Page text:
Litmus test for group work
Researchers from Strathclyde and Dundee universities, working under the umbrella of a UK-wide research programme funded by the Economic and Social and Research Council, measured significant gains in attainment when children worked in groups, usually of three to four, in composite and straight age classes and in rural and urban schools.
Twenty-four schools and some 600 upper primary pupils were involved in the year-long project which deliberately targeted schools with different characteristics.
The teachers involved had three days of in-service training: one at the very beginning to focus on how to develop group working skills; the second to train them in the implementation of the science activities; and the third for feedback and reflection.
The first 12 weeks were spent by the teachers on communication skills, interaction and building trust before they embarked on the actual science topics.
Angela Mackay, who taught a straight-age P6 class in rural Coalburn primary near Lanark last year, is now adapting the strategy for a composite P5-P6 class which includes children working from level A right through to level D. Mrs Mackay was initially sceptical but has become convinced of the effectiveness of group work.
She found that the children were very noisy at first and did not stick well to time constraints. However, group rules and strategies, such as taking turns in speaking, were effective in reducing noise and increasing turn-taking skills.
Mrs Mackay said: "I use the 'three Cs' - consideration, communication and compromise - as part of the strategy. Any time the children start an argument in a group, someone in the group says 'three Cs' and they have to work the problem out.
"They have a whiteboard and they have to write down the points of the argument and have to take them one at a time. They have also got a mascot and a pupil has to be holding it in order to speak. We work on positive communication and positive language, the appropriate voice and voice level.
"The children are not allowed to say, for instance, 'That's crap', but should say, 'I understand your opinion but it might be better if we did this'."
Mrs Mackay has seen children's social relationships improve, with some of the brighter children learning not automatically to act as group leader but to listen to other opinions. She has also found that pupils in general understand the science concepts well and have picked up scientific vocabulary well through repeated use in groups.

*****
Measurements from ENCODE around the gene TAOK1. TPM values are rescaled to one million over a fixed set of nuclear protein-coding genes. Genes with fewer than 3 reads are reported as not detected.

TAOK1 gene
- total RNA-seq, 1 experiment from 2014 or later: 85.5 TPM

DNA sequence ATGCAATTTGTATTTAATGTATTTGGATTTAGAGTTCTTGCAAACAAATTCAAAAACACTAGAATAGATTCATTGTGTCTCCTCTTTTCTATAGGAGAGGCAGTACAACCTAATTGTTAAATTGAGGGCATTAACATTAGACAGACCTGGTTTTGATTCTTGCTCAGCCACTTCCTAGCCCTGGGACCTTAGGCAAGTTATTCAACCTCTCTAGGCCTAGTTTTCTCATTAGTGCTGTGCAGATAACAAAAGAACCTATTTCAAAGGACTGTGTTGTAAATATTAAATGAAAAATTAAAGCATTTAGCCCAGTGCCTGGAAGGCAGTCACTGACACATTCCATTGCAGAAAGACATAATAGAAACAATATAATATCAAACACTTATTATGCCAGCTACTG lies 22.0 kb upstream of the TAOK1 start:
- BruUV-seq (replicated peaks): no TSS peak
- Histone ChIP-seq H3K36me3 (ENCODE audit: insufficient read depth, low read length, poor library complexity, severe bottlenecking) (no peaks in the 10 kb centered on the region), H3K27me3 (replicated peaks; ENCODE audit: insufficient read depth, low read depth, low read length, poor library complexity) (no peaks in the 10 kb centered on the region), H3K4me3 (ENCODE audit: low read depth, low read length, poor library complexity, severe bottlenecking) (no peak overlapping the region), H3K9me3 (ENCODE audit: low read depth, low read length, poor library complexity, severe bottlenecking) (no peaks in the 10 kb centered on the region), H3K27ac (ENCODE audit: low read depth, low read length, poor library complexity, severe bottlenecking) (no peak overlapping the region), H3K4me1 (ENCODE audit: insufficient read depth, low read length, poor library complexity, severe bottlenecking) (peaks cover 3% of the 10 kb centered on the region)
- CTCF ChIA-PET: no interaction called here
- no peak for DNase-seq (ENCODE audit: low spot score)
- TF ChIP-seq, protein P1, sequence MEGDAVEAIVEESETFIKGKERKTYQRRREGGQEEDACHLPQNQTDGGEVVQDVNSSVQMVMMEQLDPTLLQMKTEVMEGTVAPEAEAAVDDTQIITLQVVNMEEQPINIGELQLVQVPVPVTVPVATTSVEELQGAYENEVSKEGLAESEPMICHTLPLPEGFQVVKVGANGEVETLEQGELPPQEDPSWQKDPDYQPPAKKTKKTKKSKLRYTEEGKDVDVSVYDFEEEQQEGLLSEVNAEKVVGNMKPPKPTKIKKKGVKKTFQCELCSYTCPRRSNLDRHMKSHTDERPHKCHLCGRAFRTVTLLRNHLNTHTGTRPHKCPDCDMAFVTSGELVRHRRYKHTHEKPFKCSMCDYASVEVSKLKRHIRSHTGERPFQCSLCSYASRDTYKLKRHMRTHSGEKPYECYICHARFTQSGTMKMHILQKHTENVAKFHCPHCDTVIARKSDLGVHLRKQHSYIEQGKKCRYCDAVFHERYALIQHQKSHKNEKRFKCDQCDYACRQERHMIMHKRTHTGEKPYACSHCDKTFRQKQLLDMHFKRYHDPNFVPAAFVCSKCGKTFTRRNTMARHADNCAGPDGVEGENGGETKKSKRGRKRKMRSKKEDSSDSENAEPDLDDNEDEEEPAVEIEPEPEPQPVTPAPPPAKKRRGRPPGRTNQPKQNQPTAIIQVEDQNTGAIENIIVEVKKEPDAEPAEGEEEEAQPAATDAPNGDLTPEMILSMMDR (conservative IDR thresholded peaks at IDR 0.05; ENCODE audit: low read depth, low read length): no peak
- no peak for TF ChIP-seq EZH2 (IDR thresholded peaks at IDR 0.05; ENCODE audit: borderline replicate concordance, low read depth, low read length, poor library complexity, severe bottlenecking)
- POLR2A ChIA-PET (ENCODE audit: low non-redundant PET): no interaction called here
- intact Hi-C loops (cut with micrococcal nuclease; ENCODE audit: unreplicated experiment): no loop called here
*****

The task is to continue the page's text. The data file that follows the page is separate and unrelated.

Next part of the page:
"Their science attainment has not gone up by a great extent but the whole class atmosphere has changed," she said. "Before it could be very difficult keeping the class under control in a science lesson, but we are now able to do more.
"I like children sitting in rows. I am not too keen on having them in groups and I like the noise levels kept down. But this group work project has totally changed that - not just in science. I am using it in maths problem-solving and in some aspects of language grammar.
"The first two or three months were a living hell - I hated it and I thought it would not work. But I had to persevere and found a way of making it work.
"I would not change it now. I am more able to control who I help and how I help them rather than having to go to the children of lower ability all the time. The other children explain it to them and I am able to get round everyone."
Donald Christie, vice dean (research) at Strathclyde University, said:
"Where the teacher felt able to step back, because groups were already doing well and did not need assistance, that worked best. But the pattern was clear: where it was observed that the teachers were 'the guide on the side', we found the greatest success."
The researchers make clear that group work should not replace other strategies, but that it should be used appropriately for appropriate activities and that it has been under-used in recent years.
Dr Christie is hoping that the Scottish Executive and the ESRC will jointly fund a follow-up study to look at the transition into secondary and whether group work can be followed into the next stage.